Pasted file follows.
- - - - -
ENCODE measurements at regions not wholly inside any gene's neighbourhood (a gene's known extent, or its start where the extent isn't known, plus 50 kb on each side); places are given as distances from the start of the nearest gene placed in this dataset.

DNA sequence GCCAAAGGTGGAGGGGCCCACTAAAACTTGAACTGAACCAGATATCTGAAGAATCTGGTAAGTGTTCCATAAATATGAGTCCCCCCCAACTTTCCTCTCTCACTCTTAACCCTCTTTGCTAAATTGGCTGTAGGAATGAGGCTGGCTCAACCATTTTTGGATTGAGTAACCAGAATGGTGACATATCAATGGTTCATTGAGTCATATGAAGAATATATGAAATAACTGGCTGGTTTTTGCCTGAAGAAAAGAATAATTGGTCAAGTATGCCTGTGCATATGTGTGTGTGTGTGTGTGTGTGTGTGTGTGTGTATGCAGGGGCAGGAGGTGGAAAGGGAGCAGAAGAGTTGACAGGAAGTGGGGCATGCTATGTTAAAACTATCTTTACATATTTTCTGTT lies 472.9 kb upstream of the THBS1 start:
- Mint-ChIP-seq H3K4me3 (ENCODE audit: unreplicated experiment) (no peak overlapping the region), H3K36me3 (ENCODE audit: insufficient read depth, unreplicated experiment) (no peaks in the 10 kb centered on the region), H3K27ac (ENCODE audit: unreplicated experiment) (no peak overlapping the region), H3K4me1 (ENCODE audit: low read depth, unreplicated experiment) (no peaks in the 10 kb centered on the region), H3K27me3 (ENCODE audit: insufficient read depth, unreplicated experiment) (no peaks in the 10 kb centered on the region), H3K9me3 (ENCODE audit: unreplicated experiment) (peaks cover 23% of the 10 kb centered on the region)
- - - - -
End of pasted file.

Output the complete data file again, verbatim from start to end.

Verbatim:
ENCODE measurements at regions not wholly inside any gene's neighbourhood (a gene's known extent, or its start where the extent isn't known, plus 50 kb on each side); places are given as distances from the start of the nearest gene placed in this dataset.

DNA sequence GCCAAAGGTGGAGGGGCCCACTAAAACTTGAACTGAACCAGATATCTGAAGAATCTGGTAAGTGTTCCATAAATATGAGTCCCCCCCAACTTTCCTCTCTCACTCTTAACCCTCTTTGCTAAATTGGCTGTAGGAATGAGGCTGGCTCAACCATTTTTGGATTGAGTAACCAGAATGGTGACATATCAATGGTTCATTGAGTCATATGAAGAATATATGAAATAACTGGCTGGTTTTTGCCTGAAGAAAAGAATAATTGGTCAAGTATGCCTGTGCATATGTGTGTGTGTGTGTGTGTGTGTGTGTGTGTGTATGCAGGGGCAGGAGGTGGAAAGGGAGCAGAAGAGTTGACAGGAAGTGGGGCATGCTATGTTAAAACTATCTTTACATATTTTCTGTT lies 472.9 kb upstream of the THBS1 start:
- Mint-ChIP-seq H3K4me3 (ENCODE audit: unreplicated experiment) (no peak overlapping the region), H3K36me3 (ENCODE audit: insufficient read depth, unreplicated experiment) (no peaks in the 10 kb centered on the region), H3K27ac (ENCODE audit: unreplicated experiment) (no peak overlapping the region), H3K4me1 (ENCODE audit: low read depth, unreplicated experiment) (no peaks in the 10 kb centered on the region), H3K27me3 (ENCODE audit: insufficient read depth, unreplicated experiment) (no peaks in the 10 kb centered on the region), H3K9me3 (ENCODE audit: unreplicated experiment) (peaks cover 23% of the 10 kb centered on the region)